Covid-19 in 2021 and tuberculosis in 1939

Back in 1939 the advice from Everyone’s Best Friendon how to avoid contracting pulmonary TB eerily reminds us of the Government’s warnings on the dangers of Covid-19 today.tuberculosis sanatorium pic

‘ … the sputum usually contains live tubercle bacilli which may be coughed into the air and inhaled by others. Direct contact with  some other infected person can often be traced when a new case occurs. In a child it is often one of the parents, or some other member of the family who has handed on the disease. Nurses in tuberculosis sanatoria are liable to contract the disease from their patients. In London cases of tuberculosis must be notified, and the tuberculosis officer arranges for their removal from households in which there is known tuberculosis. In France an attempt is being made the raise the resistance of children by inoculations with what is known as the B.C.G vaccine. This vaccine is used to vaccinate the children of tuberculous parents, and other children who are likely to be brought into contact with the disease. The value of this vaccination has not yet been proved as it is still too recent a discovery.

All children from doubtful households, as for instance where one parent has had tuberculosis, should be examined at intervals, and if the tuberculin test which is made to discover susceptibility to the disease is positive, the child should be removed to some place of safety.  

However, we at Jot HQ are a little puzzled at the statement that ‘the prevention and cure’ of TB ‘have been taken well in hand ‘.

The only treatments for TB at this time were the hundreds of sanatoria around the country where patients might receive surgical interventions that included artificial pneumothorax, thorplasty, plombage and phrenic nerve crush, all of which had very limited success. In 1937, there was nothing ‘in hand ‘to prevent the premature death at just 31, of the American Frances Galt, the first wife of Geoffrey Grigson, editor of New Verse. Although the couple were estranged at the time of her death, Grigson’s later recollections of her prompted a moving poem, ‘A Face Observed ‘ ( The Isles of Scilly, 1946):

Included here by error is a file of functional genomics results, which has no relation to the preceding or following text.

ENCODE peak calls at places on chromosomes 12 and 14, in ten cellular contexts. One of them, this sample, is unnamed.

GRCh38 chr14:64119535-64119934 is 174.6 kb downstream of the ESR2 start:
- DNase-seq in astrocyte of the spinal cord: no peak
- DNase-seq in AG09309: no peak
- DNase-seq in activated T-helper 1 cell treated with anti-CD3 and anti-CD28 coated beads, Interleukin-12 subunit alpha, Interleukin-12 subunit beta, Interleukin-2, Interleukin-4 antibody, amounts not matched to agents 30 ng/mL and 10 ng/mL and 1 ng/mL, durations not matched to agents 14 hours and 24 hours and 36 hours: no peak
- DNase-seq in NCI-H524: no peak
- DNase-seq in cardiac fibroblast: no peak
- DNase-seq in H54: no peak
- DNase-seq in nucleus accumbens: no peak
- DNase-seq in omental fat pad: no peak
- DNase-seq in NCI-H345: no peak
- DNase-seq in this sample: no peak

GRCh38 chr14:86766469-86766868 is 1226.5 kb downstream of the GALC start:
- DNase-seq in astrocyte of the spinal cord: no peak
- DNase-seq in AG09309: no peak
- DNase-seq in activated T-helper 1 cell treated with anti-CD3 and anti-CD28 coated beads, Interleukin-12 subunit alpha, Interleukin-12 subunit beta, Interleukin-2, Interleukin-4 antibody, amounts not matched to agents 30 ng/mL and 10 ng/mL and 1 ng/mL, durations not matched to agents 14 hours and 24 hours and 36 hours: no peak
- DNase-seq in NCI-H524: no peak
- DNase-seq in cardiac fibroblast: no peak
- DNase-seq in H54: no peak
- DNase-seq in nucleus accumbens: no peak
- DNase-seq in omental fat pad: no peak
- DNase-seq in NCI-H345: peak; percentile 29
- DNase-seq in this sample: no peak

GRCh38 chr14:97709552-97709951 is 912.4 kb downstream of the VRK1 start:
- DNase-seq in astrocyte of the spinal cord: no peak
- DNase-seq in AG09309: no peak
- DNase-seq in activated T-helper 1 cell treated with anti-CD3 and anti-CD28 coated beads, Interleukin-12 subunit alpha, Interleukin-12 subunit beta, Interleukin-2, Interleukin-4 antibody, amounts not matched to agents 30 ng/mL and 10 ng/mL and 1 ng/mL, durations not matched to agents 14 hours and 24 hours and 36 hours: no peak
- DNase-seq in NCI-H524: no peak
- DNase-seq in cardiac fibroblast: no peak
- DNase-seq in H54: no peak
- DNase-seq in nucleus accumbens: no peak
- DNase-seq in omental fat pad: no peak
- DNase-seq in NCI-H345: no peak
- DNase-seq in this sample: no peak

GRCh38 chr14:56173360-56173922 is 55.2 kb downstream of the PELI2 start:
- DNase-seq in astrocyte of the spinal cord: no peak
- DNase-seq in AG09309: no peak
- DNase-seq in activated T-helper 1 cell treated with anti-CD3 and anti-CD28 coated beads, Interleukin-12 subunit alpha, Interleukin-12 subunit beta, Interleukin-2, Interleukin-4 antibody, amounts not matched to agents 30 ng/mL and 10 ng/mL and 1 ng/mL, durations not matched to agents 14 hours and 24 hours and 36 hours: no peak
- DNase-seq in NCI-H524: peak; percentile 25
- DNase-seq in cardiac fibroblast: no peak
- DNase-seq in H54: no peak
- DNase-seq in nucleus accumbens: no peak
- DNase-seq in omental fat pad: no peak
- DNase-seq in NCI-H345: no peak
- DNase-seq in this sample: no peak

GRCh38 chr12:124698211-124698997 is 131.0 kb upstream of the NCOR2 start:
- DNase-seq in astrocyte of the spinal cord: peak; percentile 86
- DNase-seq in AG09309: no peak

Gayness, lance of your eyes—-eyes I shall not see,

Coolness of light on your skin—skin I shall not feel,

Hair too curved like the sea—hair I shall not free.

Among the grey million of strangers gone, O face

Bent slightly to me


Throat column I shall not see tighten again,

Shoulders I shall not watch sloping under your frock,

Hardy or Hafiz you could have stroked with pain

Cool like a clear colonnade, calm girl who shone

Clearer than air in the rain.

Throughout the ‘forties George Orwell, who had worked with Grigson at the BBC, was also struggling with TB, but there was no help for him either, despite the discovery of the antibiotic streptomycin in 1945. By the time this had been developed as a therapy for TB patients the author of 1984 had succumbed in 1950 to the ravages of this terrible disease. Over the past year of Covid-19 many writers, academics and scientists have died of Covid-19, and doubtless many tributes have been paid to them, as Grigson paid tribute to his late wife. [R.M.Healey]


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